Transparence and Pay Reporting
Pay transparency plays a crucial role in understanding the financial dynamics of the Broadway industry. While some organizations may decline to disclose specific pay figures, gaining insights into the base salaries and potential additional earnings of Broadway performers is invaluable.
Actor salaries in the industry depend on various factors such as the nature of their role, understudy responsibilities, and additional tasks like serving as dance captains or agreeing to long-term contracts. By exploring these elements, we can grasp a better understanding of how performers’ compensation can vary and appreciate the nuances of their financial compensation.
Having access to information about actor salaries allows aspiring artists, industry professionals, and the public to understand the economic realities of being a Broadway performer. It fosters transparency, promotes informed conversations about fair compensation, and helps actors negotiate better terms to secure their livelihood in the competitive world of Broadway.
How much do Broadway actors earn?
The current minimum salary for an Equity performer on Broadway is $2,439 a week, with potential additional pay for specific roles and responsibilities.
What is the minimum salary for stage managers on Broadway?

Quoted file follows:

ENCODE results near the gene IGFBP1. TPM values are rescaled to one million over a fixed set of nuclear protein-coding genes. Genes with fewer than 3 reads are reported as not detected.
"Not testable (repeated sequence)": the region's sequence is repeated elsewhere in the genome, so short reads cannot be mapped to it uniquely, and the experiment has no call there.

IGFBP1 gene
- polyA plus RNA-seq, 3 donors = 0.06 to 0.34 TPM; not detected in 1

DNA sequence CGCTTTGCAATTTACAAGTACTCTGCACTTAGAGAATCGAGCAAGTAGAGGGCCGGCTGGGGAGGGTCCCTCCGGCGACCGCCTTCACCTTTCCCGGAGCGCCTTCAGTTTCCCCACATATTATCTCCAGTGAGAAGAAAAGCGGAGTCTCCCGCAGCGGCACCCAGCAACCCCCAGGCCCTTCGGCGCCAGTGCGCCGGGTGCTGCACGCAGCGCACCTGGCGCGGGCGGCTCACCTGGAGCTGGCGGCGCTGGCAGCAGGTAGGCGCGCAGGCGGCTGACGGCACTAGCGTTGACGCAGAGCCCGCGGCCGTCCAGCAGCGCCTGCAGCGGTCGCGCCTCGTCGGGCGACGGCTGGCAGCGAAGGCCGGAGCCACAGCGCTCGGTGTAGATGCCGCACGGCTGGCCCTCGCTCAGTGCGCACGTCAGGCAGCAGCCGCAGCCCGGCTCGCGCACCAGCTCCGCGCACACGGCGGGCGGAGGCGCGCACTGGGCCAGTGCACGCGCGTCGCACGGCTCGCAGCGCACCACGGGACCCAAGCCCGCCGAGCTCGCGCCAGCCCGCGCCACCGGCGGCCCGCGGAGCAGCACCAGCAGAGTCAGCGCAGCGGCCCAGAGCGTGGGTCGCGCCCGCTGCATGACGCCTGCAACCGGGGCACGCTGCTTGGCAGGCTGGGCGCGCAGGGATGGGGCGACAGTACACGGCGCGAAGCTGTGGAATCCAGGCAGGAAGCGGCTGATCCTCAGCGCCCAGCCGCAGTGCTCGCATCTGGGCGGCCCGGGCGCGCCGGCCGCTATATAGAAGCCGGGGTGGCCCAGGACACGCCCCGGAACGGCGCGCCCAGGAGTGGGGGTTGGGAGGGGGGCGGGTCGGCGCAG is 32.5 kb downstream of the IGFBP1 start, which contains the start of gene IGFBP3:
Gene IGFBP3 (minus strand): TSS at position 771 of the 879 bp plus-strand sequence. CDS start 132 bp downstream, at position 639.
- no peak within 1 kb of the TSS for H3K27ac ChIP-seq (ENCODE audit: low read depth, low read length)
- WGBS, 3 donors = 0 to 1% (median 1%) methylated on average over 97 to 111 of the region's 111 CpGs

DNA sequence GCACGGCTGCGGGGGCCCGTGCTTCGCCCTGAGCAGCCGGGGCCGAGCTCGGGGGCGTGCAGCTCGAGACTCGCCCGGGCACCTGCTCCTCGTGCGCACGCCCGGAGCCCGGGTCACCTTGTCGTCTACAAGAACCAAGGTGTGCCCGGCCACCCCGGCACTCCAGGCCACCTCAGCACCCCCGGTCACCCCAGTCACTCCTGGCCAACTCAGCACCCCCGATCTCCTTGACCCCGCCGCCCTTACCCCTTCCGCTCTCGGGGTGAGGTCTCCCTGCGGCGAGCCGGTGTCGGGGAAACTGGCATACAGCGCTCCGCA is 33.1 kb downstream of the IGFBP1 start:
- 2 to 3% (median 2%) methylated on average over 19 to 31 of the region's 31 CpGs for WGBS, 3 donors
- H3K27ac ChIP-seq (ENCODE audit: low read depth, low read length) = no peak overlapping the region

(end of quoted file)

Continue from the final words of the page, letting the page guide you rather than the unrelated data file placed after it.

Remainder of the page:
The base weekly salary for a stage manager working on a Broadway musical is $4,007, and $3,444 for a play, with variations for assistant stage managers.
How much do musicians make on Broadway?
The base weekly salary for a musician on Broadway is $2,143.10, with additional compensation for playing multiple instruments.
Can actors negotiate higher salaries?
Yes, actors and stage managers have the ability to negotiate higher rates, especially for principal roles.
Are there additional pay opportunities for Broadway performers?
Yes, performers can receive additional pay for understudying roles, serving as dance captains, and agreeing to a one-year contract.
How much do Broadway performers pay in union dues and fees?
The specific figures for union dues and fees can vary for every individual performer.
How long are the current wage rates valid?
The minimum wage rates for Broadway actors and stage managers are valid from December 19, 2022, to September 25, 2023, while musician rates are valid from March 6, 2023, to March 10, 2024.
Where does the data on salaries come from?
The data on actors’ and stage managers’ salaries comes from documents available to members of the Actors’ Equity Association, which is the union representing actors and stage managers.
Why is pay transparency important?
Pay transparency provides valuable insights into the financial side of the Broadway industry and promotes fairness and accountability.